City transit contract
is criticized

Subcontractors question
favoritism after a third party
is added to the process

Some City Council members and public relations executives are questioning whether favoritism was given to a political supporter of Mayor Mufi Hannemann who is being considered to work on a study to pick a mass transit system.

City & County of Honolulu Councilman Charles Djou said there might be a legitimate reason why the administration is favoring certain contractors to be considered but that he has not received a sufficient explanation.

Public relations executives Kitty Lagareta and Ruth Limtiaco also want explanations. "I'd like to know what it was based on myself," Lagareta said.

Their companies were part of the original team assembled by Parsons, Brinckerhoff, Quade and Douglas to assist in submitting a bid to the city for the contract, not the company of the mayor's political ally that is now being considered for work, Lagareta and Limtiaco said.

Joe Pickard, president of Community Planning & Engineering Inc. as well as Environet Inc., denied that his relationship with the mayor led to his company being considered as a nonbid subconsultant.

Pickard said he approached main consultant Parsons, Brinckerhoff, Quade and Douglas, which was awarded the nearly $10 million contract on Friday by the city, to be part of the project.

He said neither politics or his friendship with the mayor had anything to do with his decision to pursue the work, and if he gets on the project, it is because he is qualified to do so.

"I've always been a self-starter. I have always gone out there and done a good job, and we get selected based on past history and knowledge," said Pickard, an engineer.

Pickard said that he has been doing engineering and community planning work in West Oahu for decades and knows the growth issues that the analysis will tackle.

"It's very insulting to me. It's very insulting to make the kind of allegations they make when I am qualified," he said.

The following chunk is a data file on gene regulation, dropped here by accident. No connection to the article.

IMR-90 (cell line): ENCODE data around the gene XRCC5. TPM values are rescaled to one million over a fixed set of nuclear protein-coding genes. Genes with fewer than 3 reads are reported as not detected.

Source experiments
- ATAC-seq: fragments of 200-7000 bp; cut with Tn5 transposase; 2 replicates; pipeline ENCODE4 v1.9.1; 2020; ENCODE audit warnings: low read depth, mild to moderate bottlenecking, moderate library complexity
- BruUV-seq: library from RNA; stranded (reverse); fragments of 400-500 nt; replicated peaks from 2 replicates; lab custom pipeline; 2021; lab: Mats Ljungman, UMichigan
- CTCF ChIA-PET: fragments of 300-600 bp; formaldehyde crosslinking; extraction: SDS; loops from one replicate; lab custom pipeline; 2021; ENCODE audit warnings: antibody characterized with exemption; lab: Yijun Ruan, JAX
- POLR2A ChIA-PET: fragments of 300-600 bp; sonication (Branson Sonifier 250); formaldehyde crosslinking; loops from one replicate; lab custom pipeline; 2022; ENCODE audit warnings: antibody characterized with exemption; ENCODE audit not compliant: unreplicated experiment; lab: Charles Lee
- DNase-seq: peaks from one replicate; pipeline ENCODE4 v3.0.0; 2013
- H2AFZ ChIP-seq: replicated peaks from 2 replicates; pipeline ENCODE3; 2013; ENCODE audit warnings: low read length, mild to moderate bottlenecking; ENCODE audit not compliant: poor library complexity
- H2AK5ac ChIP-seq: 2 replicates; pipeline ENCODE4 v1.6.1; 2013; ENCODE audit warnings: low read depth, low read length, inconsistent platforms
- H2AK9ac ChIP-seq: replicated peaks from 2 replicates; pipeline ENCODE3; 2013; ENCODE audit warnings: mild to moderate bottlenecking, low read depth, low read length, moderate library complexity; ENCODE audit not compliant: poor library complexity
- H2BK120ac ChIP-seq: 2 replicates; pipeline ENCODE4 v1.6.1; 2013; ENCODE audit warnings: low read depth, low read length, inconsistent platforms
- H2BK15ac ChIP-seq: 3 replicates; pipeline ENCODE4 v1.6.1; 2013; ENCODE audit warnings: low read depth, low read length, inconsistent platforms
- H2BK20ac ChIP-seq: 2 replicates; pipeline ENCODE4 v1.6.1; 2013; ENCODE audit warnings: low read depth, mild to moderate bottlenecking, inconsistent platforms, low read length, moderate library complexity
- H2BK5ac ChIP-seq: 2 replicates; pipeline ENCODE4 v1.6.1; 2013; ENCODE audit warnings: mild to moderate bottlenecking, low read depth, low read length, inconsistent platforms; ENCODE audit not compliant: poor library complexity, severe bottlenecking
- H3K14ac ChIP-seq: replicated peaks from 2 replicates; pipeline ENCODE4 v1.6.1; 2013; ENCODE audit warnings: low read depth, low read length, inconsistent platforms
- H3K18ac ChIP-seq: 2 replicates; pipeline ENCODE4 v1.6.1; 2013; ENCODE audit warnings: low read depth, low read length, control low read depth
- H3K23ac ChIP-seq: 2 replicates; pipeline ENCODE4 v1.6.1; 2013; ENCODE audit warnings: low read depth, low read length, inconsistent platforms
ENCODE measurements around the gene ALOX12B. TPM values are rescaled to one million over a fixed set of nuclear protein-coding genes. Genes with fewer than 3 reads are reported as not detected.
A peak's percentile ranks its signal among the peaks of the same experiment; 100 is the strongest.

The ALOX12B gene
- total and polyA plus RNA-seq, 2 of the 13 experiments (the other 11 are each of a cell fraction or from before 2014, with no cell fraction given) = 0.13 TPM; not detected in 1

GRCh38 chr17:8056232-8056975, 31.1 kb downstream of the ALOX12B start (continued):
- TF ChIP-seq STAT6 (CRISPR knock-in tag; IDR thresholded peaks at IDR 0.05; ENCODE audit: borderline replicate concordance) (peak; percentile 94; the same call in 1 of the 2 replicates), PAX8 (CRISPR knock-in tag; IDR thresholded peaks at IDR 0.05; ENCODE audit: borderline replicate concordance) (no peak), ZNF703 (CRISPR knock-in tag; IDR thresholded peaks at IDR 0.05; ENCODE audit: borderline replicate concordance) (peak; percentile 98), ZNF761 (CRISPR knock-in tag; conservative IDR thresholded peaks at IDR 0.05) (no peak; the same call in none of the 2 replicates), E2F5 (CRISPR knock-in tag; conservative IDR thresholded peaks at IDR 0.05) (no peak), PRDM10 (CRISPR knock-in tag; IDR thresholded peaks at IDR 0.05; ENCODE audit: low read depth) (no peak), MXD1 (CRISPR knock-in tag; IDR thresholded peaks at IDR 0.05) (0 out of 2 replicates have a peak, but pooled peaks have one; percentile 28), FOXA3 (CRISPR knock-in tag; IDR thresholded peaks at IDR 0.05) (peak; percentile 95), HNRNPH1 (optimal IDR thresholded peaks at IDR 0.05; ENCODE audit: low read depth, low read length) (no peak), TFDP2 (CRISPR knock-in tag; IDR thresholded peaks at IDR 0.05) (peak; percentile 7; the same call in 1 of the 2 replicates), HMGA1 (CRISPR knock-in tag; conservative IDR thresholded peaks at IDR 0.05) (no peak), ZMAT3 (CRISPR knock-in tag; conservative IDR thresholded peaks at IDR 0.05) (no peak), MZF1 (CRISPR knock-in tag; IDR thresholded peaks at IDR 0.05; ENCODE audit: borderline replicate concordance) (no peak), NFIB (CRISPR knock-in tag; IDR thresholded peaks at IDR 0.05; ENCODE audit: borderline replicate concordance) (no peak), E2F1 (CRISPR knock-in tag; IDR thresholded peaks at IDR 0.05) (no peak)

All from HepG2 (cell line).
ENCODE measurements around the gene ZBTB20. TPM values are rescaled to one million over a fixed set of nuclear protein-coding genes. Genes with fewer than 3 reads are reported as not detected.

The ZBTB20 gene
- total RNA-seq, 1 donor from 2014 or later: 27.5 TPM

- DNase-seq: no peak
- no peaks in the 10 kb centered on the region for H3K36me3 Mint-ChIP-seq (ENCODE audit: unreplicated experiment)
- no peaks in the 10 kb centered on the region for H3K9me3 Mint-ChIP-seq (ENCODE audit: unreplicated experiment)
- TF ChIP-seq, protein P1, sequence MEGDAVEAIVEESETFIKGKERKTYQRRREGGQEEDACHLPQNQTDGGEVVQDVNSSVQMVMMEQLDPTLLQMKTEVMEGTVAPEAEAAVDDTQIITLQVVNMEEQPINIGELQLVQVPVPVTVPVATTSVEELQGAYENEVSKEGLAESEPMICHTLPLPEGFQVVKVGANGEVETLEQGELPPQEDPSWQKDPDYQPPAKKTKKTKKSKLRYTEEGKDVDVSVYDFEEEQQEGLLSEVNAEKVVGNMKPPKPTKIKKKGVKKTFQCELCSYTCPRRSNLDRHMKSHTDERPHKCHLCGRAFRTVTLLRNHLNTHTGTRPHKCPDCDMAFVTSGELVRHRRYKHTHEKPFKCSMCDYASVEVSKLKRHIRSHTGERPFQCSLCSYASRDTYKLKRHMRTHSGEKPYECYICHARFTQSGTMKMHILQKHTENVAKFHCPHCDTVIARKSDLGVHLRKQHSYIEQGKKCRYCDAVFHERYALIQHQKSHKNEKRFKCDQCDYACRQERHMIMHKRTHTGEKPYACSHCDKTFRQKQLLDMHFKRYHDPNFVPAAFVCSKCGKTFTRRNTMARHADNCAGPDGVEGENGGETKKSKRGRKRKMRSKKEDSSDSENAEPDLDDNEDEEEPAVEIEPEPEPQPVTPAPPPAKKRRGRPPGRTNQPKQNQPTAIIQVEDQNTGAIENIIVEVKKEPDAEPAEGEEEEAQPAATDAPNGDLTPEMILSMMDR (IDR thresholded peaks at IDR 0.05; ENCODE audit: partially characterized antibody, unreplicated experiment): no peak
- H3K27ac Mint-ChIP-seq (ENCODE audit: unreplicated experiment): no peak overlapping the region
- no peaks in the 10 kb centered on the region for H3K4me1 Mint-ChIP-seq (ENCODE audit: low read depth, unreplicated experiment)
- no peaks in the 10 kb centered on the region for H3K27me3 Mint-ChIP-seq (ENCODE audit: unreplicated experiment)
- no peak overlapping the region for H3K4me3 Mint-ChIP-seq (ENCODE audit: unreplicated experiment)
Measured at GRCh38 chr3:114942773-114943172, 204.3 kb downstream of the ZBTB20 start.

Limtiaco and Lagareta say they no longer want to be part of the project after they were told that their roles would be diminished and Pickard would be part of the team.

"I don't want this work and don't need it badly," said Lagareta, chief executive officer of Communications Pacific.

"I feel that it's been tainted," said Limtiaco, president of the Limtiaco Co. "I am just extremely disappointed in how I have seen this entire process handled."

Limtiaco said that she had been working with Parsons since April and thought they had a positive working relationship up until last week.

"I was told on Friday (Aug.) 26 that our scope was reduced as well as Communications Pacific and that a third company had been added to the mix for the community outreach part of the work," Limtiaco said.

City Transportation Director Edward Hirata told the City Council's Transportation Committee yesterday that the contract was signed last Friday.

He also denied that politics has anything to do with the selection of subcontractors.

He said the city does have approval over subcontractors and that the reasons for changes are sometimes subjective.

"We are working with Parsons Brinckerhoff in putting together the rest of the team, so that's the process we're going through," Hirata told the committee.

Djou also said that he believes Pickard and his vice president Vicki Gaynor, another Hannemann supporter, are qualified and think they can do the job, and all he wants is an explanation on why another company is being considered.

City & County of Honolulu

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